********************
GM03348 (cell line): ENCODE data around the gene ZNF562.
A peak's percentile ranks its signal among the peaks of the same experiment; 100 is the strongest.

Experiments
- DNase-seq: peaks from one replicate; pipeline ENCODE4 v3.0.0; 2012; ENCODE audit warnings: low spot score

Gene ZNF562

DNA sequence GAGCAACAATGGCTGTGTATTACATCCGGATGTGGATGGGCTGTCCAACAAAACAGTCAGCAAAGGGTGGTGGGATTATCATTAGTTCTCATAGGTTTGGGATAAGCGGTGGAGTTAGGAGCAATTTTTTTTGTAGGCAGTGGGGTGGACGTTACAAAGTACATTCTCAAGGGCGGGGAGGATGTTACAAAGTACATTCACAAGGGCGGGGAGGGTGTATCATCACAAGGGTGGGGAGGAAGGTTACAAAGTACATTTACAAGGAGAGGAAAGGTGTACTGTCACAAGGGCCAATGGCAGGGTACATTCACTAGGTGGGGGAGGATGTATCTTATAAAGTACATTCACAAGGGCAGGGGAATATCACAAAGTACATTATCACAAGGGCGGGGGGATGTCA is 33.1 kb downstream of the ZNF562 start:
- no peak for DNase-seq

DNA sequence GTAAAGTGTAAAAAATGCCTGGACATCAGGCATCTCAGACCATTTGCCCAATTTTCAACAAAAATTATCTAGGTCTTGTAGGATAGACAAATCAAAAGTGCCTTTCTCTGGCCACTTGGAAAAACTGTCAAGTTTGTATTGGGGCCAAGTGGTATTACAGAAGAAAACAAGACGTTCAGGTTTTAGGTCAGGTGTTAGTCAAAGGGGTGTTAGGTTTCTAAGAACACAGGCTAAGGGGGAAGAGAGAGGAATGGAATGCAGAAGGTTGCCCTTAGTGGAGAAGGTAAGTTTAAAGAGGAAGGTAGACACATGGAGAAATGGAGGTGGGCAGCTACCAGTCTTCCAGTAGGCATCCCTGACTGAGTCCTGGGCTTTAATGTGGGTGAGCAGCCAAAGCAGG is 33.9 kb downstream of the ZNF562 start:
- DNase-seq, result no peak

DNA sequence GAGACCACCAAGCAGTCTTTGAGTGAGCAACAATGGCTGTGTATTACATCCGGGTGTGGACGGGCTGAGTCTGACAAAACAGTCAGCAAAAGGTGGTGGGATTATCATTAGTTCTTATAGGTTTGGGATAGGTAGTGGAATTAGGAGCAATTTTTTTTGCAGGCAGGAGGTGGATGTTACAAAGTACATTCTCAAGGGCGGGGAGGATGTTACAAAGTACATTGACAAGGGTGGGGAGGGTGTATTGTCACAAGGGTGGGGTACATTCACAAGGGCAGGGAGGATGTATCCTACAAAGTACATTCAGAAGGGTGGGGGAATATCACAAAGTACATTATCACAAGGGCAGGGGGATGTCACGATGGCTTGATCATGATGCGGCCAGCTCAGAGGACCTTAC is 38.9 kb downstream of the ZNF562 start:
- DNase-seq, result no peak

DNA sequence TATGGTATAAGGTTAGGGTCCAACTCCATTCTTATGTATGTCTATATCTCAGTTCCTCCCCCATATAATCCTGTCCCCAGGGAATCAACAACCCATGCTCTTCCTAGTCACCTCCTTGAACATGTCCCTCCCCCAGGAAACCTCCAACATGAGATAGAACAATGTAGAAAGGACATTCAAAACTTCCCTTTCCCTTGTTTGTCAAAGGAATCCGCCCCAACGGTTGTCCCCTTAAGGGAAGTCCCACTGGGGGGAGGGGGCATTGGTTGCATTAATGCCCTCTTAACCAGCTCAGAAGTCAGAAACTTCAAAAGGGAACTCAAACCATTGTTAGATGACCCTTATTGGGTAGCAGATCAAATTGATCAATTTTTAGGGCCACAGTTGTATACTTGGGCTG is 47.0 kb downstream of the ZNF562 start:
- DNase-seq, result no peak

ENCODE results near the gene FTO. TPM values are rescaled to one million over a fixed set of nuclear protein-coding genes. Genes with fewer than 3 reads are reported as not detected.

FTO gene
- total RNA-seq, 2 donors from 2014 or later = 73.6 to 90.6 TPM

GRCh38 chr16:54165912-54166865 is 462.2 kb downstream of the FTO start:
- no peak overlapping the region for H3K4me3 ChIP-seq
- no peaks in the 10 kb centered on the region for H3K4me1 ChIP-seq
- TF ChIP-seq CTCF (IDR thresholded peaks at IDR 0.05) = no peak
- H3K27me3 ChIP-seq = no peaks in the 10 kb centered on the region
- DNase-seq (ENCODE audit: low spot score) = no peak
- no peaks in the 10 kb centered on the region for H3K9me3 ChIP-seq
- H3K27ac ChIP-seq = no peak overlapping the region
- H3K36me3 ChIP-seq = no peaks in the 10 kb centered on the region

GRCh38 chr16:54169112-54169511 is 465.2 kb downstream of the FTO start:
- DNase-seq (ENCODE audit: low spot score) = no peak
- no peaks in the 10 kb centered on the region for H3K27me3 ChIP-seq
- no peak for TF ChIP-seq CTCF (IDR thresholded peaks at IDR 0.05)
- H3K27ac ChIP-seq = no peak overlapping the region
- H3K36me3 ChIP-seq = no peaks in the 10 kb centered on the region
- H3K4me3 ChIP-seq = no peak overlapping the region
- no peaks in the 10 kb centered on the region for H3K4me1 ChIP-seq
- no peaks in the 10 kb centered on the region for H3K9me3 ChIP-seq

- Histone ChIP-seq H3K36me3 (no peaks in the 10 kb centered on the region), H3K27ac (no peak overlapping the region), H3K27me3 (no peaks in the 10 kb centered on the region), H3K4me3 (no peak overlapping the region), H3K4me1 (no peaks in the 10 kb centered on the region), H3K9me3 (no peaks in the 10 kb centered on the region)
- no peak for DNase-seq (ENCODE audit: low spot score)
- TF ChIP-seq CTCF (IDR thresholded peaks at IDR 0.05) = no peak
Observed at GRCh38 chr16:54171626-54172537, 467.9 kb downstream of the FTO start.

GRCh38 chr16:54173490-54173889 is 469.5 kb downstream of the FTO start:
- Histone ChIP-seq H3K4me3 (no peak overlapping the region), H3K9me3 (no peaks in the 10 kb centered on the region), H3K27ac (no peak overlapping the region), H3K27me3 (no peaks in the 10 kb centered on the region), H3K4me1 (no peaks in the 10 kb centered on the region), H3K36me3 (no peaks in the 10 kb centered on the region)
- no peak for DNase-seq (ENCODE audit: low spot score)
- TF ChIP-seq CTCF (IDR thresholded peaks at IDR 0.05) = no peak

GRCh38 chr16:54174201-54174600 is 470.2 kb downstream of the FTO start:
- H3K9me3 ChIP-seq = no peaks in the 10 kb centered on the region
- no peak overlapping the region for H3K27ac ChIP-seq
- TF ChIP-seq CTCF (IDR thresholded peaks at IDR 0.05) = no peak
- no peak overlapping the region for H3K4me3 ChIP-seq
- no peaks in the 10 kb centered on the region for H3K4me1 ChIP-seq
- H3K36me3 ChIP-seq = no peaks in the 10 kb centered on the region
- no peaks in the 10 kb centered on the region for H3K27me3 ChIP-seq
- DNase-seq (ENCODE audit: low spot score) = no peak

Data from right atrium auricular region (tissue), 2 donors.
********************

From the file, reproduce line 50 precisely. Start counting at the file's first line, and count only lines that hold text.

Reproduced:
- no peaks in the 10 kb centered on the region for H3K27me3 ChIP-seq